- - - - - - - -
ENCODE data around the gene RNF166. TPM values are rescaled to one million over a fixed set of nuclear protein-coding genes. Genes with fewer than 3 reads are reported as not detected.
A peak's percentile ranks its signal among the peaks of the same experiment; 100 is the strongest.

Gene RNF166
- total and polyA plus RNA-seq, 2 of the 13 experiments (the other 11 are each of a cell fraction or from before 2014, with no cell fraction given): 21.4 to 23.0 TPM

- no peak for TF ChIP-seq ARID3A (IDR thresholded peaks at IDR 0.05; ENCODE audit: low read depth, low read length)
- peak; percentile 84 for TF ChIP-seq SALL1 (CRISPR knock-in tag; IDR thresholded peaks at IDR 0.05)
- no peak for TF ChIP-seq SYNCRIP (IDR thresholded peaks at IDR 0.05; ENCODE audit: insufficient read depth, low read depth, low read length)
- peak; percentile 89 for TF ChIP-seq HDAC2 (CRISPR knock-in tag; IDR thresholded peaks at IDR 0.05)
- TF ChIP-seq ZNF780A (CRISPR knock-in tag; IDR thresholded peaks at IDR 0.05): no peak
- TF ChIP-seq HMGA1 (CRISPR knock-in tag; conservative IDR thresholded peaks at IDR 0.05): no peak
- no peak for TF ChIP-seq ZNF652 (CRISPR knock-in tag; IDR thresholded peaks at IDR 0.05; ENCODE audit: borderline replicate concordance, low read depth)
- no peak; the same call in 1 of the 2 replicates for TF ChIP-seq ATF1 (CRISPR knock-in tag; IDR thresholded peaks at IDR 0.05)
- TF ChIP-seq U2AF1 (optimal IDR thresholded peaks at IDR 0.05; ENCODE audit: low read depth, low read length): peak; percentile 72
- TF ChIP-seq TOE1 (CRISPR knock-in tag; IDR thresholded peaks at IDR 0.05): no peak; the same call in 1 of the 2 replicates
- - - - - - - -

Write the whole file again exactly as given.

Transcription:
ENCODE data around the gene RNF166. TPM values are rescaled to one million over a fixed set of nuclear protein-coding genes. Genes with fewer than 3 reads are reported as not detected.
A peak's percentile ranks its signal among the peaks of the same experiment; 100 is the strongest.

Gene RNF166
- total and polyA plus RNA-seq, 2 of the 13 experiments (the other 11 are each of a cell fraction or from before 2014, with no cell fraction given): 21.4 to 23.0 TPM

- no peak for TF ChIP-seq ARID3A (IDR thresholded peaks at IDR 0.05; ENCODE audit: low read depth, low read length)
- peak; percentile 84 for TF ChIP-seq SALL1 (CRISPR knock-in tag; IDR thresholded peaks at IDR 0.05)
- no peak for TF ChIP-seq SYNCRIP (IDR thresholded peaks at IDR 0.05; ENCODE audit: insufficient read depth, low read depth, low read length)
- peak; percentile 89 for TF ChIP-seq HDAC2 (CRISPR knock-in tag; IDR thresholded peaks at IDR 0.05)
- TF ChIP-seq ZNF780A (CRISPR knock-in tag; IDR thresholded peaks at IDR 0.05): no peak
- TF ChIP-seq HMGA1 (CRISPR knock-in tag; conservative IDR thresholded peaks at IDR 0.05): no peak
- no peak for TF ChIP-seq ZNF652 (CRISPR knock-in tag; IDR thresholded peaks at IDR 0.05; ENCODE audit: borderline replicate concordance, low read depth)
- no peak; the same call in 1 of the 2 replicates for TF ChIP-seq ATF1 (CRISPR knock-in tag; IDR thresholded peaks at IDR 0.05)
- TF ChIP-seq U2AF1 (optimal IDR thresholded peaks at IDR 0.05; ENCODE audit: low read depth, low read length): peak; percentile 72
- TF ChIP-seq TOE1 (CRISPR knock-in tag; IDR thresholded peaks at IDR 0.05): no peak; the same call in 1 of the 2 replicates